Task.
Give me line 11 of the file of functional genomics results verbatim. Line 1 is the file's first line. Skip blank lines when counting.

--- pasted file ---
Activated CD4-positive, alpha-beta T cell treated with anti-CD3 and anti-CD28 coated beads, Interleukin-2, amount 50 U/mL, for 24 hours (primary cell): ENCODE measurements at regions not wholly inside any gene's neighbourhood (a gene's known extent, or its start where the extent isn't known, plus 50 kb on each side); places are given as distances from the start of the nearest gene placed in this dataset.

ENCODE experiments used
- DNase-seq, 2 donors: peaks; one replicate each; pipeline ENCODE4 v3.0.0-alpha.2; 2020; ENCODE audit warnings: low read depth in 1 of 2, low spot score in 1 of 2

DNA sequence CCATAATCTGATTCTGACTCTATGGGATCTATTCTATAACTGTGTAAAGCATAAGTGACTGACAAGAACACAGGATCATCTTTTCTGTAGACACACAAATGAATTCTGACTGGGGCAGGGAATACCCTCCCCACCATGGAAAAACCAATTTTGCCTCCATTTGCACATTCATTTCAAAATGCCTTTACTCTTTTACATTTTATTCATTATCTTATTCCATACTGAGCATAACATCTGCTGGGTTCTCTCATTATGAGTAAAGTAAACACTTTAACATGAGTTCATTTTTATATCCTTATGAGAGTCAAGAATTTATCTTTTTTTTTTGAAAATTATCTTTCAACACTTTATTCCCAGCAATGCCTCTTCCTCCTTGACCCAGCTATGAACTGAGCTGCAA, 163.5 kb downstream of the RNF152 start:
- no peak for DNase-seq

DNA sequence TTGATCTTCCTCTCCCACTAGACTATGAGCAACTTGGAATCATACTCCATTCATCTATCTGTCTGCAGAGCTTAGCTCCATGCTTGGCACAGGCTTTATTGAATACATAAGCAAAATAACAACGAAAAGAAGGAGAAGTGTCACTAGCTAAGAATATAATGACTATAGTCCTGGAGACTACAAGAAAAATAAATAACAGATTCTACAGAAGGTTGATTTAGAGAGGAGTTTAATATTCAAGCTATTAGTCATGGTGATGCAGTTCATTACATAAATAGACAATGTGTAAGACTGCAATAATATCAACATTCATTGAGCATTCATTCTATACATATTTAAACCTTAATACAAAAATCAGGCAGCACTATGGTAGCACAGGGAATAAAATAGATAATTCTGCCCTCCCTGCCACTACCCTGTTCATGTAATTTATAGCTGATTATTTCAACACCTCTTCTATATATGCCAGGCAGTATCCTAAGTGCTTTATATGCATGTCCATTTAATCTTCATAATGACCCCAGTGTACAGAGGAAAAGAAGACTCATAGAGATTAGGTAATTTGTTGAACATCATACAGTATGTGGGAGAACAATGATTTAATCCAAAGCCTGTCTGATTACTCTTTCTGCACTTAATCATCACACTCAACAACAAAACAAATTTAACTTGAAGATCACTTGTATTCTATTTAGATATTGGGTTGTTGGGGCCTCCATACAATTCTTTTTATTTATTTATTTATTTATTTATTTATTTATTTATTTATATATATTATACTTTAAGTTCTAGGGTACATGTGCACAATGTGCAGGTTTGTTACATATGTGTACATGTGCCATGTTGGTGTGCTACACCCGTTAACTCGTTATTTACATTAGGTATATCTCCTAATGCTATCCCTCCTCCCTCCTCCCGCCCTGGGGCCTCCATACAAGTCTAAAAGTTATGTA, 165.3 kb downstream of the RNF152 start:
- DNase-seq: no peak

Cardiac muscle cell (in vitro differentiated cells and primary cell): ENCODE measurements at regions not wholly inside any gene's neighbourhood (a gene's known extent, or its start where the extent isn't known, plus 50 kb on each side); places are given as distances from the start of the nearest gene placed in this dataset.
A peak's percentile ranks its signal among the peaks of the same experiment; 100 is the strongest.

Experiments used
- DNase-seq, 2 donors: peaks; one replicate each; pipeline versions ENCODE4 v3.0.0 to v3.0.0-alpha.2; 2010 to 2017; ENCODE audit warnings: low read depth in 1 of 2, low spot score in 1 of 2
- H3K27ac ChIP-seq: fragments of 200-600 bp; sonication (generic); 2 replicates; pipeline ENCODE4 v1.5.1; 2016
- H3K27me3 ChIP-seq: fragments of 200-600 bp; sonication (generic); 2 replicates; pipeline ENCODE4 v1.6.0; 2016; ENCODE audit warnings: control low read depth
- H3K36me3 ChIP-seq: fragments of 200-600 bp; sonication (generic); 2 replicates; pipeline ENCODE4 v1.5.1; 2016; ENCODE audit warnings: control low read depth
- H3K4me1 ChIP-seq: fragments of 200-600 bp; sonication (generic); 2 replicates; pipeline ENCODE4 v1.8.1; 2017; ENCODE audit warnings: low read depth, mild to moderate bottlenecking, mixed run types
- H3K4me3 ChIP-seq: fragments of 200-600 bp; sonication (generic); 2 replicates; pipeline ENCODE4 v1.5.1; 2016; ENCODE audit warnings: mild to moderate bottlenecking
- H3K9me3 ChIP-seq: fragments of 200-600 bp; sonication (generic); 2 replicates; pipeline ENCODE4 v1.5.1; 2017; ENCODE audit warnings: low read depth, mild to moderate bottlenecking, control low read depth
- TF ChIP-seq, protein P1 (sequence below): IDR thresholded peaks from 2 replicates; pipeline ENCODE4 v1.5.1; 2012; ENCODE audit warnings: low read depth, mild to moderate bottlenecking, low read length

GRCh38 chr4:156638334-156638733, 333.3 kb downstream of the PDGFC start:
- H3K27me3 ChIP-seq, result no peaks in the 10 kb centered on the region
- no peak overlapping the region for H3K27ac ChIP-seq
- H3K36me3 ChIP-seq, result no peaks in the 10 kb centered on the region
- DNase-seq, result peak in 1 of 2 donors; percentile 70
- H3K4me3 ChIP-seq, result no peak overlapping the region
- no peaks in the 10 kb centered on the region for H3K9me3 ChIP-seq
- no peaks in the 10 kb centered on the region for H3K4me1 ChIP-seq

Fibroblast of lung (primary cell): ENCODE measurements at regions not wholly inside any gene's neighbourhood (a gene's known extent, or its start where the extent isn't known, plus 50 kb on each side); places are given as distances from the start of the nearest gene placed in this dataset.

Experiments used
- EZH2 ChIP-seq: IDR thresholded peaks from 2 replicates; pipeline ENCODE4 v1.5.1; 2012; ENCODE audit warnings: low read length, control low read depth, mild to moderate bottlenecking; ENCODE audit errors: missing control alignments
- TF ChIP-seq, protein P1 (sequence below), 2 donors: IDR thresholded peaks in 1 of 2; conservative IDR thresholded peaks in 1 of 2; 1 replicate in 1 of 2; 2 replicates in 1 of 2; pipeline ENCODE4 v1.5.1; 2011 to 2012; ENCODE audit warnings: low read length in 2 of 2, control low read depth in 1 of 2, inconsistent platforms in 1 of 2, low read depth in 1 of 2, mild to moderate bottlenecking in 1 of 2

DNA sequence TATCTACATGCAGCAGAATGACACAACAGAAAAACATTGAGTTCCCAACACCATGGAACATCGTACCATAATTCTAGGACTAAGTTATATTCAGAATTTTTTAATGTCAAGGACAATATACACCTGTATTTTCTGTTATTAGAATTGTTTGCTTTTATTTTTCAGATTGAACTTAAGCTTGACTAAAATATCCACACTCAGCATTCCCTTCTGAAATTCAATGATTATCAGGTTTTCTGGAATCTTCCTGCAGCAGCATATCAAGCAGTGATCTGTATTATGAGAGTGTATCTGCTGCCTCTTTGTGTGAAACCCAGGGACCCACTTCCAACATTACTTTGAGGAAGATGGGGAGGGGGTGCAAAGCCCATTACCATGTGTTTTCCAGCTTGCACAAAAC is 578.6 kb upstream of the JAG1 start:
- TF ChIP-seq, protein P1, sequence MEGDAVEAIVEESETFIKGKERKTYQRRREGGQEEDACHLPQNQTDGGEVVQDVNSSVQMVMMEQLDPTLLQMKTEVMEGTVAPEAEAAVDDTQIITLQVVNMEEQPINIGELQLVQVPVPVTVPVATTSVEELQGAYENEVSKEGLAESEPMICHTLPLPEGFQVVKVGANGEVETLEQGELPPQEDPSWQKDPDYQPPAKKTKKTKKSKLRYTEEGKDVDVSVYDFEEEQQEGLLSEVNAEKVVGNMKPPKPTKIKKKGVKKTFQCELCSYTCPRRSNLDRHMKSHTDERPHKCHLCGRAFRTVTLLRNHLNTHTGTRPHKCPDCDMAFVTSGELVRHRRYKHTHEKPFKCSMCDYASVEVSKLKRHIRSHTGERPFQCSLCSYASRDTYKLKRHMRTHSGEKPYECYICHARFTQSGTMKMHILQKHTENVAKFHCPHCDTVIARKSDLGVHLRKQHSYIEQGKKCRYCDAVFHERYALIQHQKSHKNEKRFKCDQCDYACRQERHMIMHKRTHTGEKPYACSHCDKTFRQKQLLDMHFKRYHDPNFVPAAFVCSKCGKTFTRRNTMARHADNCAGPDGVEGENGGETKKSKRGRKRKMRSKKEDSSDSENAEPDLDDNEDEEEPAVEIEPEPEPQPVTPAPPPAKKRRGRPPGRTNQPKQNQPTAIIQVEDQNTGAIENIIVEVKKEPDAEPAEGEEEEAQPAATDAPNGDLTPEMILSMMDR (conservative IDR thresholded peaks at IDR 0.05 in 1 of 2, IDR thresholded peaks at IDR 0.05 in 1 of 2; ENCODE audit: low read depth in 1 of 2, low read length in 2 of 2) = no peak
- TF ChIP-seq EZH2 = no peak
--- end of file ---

- DNase-seq, 2 donors: peaks; one replicate each; pipeline versions ENCODE4 v3.0.0 to v3.0.0-alpha.2; 2010 to 2017; ENCODE audit warnings: low read depth in 1 of 2, low spot score in 1 of 2